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The car is divided into a number of compartments (typically 8 to 10) accessed from the side corridor of the car, which in daytime are configured with a bench seat along each long side of the compartment. At an appropriate time in the journey, the attendant who travels in the car (or by agreement the passengers booked in the compartment) converts the compartment into its night-time configuration with two (1st class) or three (2nd class) bunks on each long side of the compartment, creating a total of four bunks in first class and six in second class.
Typically, in 2nd class the seat serves as the lowest bunk, and the back of the seat is turned into a horizontal position and serves as the middle bunk. There are two types of couchette car in countries of the former USSR: "coupé" and "platzkart". "Coupé" cars are more expensive and comfortable with 4-bunk compartments fully separated from each other and the corridor. The cheaper "Platzkart" cars, use a somewhat different layout, with no wall between compartment and corridor, only four bunks along the long sides of the compartment, and two more mounted on the corridor wall, the lower bunk folding in the daytime to become two seats.
The attendant provides a sheet, blanket, and pillow for each passenger. Unlike in sleeping cars, couchette compartments are not segregated by sex, and it is normal not to undress except for removing footwear.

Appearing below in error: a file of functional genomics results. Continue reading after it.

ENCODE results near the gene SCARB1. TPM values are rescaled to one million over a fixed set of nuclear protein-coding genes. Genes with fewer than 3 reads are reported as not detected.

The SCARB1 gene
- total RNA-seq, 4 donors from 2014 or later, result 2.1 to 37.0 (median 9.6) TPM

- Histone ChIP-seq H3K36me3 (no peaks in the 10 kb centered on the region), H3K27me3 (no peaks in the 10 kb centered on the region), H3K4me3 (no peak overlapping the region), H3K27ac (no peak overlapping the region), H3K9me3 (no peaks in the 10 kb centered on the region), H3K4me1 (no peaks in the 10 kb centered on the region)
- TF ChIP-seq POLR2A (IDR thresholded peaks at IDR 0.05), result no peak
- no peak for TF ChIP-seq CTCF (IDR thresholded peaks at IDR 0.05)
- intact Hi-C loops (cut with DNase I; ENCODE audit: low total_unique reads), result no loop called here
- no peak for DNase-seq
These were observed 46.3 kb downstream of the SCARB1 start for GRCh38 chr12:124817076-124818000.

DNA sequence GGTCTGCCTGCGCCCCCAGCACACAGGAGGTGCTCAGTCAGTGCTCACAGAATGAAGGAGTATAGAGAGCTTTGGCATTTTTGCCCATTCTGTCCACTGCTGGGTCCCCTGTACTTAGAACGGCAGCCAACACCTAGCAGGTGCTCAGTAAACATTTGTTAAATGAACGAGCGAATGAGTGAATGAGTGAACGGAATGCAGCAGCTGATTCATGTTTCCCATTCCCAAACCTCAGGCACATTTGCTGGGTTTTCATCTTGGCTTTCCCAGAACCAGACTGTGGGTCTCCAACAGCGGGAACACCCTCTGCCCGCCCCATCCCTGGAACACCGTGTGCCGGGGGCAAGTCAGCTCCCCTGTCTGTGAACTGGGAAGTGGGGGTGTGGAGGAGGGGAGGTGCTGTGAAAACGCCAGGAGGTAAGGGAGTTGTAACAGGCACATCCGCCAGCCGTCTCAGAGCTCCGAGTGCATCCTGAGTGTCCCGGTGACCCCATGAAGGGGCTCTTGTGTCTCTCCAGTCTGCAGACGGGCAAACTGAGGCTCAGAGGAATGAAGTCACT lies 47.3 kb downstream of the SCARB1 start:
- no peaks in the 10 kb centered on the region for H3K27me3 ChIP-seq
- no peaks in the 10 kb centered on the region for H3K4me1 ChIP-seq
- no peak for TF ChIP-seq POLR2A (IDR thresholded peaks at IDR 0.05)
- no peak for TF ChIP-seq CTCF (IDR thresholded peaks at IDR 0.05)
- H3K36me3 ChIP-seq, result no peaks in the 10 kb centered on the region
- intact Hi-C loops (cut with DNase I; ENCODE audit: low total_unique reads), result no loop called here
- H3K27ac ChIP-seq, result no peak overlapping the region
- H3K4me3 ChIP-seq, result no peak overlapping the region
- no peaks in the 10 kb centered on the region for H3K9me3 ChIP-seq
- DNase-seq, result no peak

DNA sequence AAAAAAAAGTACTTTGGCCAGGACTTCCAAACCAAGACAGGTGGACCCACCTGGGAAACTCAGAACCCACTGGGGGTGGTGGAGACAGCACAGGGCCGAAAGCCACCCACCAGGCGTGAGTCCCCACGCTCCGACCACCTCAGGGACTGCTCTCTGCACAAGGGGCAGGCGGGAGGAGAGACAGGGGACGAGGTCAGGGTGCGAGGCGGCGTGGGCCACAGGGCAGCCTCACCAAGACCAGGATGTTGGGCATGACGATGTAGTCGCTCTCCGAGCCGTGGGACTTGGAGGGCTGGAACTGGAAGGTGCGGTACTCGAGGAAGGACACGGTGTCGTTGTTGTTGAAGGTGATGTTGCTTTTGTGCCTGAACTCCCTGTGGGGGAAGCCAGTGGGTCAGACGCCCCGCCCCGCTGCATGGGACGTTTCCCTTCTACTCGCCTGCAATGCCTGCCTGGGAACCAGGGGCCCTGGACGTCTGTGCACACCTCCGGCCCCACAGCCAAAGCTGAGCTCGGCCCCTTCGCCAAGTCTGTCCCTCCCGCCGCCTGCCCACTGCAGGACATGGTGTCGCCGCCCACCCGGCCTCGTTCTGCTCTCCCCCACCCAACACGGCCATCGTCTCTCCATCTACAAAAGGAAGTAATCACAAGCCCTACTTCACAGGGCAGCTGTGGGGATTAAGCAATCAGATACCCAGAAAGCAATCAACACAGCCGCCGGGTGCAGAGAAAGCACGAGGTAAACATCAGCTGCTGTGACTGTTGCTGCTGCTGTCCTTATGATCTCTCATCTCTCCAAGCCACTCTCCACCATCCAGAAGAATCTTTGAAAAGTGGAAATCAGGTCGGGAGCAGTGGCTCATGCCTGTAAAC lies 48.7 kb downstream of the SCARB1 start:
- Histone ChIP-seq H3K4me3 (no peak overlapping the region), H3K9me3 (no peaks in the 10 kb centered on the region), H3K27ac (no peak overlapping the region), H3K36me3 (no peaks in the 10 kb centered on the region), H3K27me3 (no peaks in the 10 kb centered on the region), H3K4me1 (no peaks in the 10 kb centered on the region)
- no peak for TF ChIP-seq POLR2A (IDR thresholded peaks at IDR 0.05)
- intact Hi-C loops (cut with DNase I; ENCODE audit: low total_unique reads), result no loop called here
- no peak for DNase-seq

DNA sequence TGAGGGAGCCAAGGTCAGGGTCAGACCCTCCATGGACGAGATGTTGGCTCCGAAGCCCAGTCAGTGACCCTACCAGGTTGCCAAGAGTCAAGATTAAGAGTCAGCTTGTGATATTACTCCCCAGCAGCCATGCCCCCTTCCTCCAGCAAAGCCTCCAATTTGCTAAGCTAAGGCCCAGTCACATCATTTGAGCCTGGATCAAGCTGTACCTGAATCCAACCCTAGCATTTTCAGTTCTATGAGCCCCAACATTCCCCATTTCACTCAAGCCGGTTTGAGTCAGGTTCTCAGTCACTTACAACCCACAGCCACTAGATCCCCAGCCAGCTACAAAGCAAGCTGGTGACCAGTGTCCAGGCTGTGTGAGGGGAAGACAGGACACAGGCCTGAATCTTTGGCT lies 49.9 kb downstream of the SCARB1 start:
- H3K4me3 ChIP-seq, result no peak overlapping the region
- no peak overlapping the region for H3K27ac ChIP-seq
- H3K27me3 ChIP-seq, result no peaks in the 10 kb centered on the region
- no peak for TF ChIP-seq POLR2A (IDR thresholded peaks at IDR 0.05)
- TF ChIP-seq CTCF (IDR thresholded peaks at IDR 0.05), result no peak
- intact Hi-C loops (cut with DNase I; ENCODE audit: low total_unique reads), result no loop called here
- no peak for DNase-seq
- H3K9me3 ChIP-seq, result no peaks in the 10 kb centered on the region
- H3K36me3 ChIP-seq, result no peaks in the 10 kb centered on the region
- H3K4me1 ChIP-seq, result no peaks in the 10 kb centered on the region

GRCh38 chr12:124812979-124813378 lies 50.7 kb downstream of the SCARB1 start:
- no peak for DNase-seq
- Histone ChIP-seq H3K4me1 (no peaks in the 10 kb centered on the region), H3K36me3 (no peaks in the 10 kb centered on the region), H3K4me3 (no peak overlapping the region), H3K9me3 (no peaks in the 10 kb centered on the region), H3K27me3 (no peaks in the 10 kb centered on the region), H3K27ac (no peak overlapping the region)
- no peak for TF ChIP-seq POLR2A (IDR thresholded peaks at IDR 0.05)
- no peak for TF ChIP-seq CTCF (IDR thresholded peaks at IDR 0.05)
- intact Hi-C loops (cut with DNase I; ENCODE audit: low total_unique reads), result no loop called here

One compartment at the end of the car is reserved for the use of the attendant (who may supervise two adjacent cars), who will sell (if not included in the fare) hot and cold drinks and continental breakfasts in the morning. In western Europe the attendant will take charge of passengers' tickets and passports at the start of the journey, returning them before arrival at the destination, thus ensuring that passengers are not disturbed by ticket and passport inspections. In some former eastern bloc countries this is not done, and it is normal for passengers to be awoken by border police and railway inspectors at each border crossing. Toilets and washrooms are located at the ends of the car.
It is noteworthy that couchette cars have never been operated in Britain (except on the Royal Train, presumably as staff accommodation); it was normal practice, nevertheless, for British passengers to join long-distance overnight trains at Calais, Boulogne, Oostende or Hoek van Holland after crossing the English Channel or North Sea by ferry. There has been a substantial decline in the number of long-distance overnight train services since the mid-1990s, caused by the increase in the number of high-speed daytime services, and competition from low-cost airlines.
- White, John H. (1985) . The American Railroad Passenger Car. Baltimore, MD: Johns Hopkins University Press. ISBN 0801827434. OCLC 11469984.